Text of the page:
It is therefore an object of the present invention to provide a multifrequency signal receiving system for application to a digital time division telephone exchange system of the PCM type, which can detect a multifrequency signal with a high accuracy and can ensure high degree of multiplex transmission even when the sampling frequency is low or lower than the conventional value of, for example, 8 kHz.

Another object of the present invention is to provide a multifrequency signal receiving system which obviates such as undesirable phenomenon that a waveform such as a voice signal waveform other than the multifrequency signal waveform is erroneously received as an input signal. (Such an undesired input signal will be referred to hereinafter as an imitation.)

Still another object of the present invention is to provide a multifrequency signal receiving system which is most suitable for receiving a multifrequency signal such as a push button signal generated from a push button dial.

One of the important features of the present invention resides in the fact that the system comprises a processing unit for analyzing a received signal and extracting, from the received signal, those parameters sufficient for the required representation of the character of a multifrequency signal so as to identify the received signal on the result of analysis by the processing unit.

The present invention is further featured by the fact that the analysis error detected during the analysis is evaluated to prevent reception of an imitation.

The present invention is further featured by the fact that a specific frequency band only of a received signal is selected from the result of frequency spectrum analysis of the received signal, and a partial autocorrelation coefficient is computed on the basis of the power spectrum of this specific frequency band.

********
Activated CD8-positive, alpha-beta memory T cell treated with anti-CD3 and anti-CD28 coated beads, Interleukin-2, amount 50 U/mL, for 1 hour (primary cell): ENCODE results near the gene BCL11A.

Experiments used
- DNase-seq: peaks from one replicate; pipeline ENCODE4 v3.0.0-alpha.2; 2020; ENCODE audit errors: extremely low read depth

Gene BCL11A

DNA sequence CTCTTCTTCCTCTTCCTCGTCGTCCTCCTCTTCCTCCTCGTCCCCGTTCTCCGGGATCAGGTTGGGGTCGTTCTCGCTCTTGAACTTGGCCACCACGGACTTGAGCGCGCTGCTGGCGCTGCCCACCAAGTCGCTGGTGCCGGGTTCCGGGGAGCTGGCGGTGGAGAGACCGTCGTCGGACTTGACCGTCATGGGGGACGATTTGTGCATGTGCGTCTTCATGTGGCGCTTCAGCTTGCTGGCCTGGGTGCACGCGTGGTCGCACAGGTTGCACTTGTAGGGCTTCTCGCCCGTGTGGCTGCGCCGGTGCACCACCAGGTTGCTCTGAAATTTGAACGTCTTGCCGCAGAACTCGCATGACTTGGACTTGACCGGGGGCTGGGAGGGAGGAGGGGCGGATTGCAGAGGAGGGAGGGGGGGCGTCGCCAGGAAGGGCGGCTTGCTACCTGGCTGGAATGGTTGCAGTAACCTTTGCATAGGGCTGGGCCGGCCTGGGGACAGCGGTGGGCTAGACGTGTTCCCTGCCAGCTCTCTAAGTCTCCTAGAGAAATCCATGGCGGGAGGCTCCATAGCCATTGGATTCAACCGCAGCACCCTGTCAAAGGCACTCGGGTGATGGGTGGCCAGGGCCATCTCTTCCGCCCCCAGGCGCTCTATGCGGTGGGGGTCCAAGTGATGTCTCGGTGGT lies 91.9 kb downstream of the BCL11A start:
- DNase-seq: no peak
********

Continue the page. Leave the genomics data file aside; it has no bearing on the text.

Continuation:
The foregoing and other objects as well as the characteristic features of the present invention will become more apparent from the following detailed description and the appended claims when read in conjunction with the accompanying drawings, in which:

FIG. 1 illustrates, by way of example, the distribution of some of the parameters employed in the present invention;

FIG. 2 is a block diagram of an embodiment of the system according to the present invention;

FIG. 3 is a time chart illustrating the operation of the embodiment shown in FIG. 2;

FIG. 4 shows the relation between the guard time and the signal frequency detection accuracy to illustrate the notable effect of the present invention;

FIG. 5 shows the relation between the sampling frequency and the signal frequency detection accuracy to illustrate the notable effect of the present invention;

FIG. 6 is a flow chart showing, by way of example, the processing sequency when the present invention is specifically adapted for the reception of a push button signal;

FIGS. 7A to 7D illustrate the successive steps of processing a received signal waveform and its frequency spectrum according to the processing sequence shown in FIG. 6;

FIGS. 8 and 9 show the results of an experiment on a push button signal and a voice signal processed according to the processing sequence shown in FIG. 6, in which FIG. 8 shows the signal frequency detection characteristic for the push button signal, and FIG. 9 shows, by way of example, the values of a partial autocorrelation coefficient k_{2} of the push button signal and the voice signal;

FIG. 10 shows another embodiment of the present invention suitable for carrying out the processing sequence shown in FIG. 6; and

FIG. 11 illustrates the manner of continuous signal processing in the embodiment shown in FIG. 10.